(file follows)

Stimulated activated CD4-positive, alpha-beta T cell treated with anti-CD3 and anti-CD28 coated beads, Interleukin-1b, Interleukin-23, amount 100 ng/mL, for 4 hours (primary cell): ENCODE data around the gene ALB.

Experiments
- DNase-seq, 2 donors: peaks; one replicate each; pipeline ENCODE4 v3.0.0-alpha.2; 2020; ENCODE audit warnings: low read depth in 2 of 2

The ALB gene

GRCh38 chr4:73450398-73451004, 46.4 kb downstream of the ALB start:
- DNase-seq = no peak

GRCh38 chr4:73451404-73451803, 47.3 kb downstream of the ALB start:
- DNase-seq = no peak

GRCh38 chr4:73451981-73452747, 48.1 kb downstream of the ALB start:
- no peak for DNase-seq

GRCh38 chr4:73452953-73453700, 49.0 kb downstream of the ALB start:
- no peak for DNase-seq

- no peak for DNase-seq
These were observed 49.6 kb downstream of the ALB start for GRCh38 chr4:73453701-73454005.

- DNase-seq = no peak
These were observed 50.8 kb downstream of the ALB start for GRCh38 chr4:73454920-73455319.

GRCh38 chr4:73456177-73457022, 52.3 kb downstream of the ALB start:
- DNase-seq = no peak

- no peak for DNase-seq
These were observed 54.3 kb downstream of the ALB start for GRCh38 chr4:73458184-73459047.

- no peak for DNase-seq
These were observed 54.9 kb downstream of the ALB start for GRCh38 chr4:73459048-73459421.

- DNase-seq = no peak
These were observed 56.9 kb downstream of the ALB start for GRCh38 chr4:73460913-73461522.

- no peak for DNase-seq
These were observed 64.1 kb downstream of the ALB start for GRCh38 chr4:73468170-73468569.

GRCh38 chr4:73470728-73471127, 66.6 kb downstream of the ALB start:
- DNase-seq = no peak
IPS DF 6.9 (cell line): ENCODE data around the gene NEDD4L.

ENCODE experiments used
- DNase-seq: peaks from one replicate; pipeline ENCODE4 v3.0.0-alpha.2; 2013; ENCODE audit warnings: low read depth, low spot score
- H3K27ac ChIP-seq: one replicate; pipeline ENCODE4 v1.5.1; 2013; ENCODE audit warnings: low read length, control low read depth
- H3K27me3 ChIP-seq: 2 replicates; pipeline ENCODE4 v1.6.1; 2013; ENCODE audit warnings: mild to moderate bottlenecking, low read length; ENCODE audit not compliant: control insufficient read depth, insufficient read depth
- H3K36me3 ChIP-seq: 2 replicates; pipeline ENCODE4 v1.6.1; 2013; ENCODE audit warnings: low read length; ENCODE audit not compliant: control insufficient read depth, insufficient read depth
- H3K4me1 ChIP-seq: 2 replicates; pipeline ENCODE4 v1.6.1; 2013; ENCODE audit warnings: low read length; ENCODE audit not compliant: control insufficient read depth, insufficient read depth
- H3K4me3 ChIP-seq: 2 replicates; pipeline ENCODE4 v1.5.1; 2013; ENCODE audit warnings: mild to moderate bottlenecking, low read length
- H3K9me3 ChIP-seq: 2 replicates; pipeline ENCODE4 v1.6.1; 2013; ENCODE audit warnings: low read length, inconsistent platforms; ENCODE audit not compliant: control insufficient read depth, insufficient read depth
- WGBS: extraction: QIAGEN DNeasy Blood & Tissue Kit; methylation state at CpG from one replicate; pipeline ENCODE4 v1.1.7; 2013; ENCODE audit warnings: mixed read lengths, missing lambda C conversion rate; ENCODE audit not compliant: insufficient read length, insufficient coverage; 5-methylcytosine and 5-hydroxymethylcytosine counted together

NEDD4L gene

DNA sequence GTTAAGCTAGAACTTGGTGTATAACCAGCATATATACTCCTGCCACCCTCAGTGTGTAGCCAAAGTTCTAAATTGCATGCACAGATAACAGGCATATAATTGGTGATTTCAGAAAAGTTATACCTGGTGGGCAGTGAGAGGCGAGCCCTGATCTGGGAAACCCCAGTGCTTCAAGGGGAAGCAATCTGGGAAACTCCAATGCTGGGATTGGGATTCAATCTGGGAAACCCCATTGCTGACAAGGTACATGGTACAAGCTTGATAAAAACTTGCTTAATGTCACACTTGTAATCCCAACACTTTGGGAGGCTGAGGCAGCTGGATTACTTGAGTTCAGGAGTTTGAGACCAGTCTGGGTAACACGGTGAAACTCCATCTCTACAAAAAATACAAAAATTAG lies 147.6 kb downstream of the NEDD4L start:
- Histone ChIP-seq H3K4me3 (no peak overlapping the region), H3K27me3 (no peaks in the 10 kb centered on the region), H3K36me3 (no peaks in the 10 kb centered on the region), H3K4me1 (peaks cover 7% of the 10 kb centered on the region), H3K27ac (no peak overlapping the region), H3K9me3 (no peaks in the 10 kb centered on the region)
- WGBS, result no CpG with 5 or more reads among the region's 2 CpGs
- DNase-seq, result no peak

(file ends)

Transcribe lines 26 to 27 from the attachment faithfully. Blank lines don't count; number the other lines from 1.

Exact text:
These were observed 64.1 kb downstream of the ALB start for GRCh38 chr4:73468170-73468569.

GRCh38 chr4:73470728-73471127, 66.6 kb downstream of the ALB start: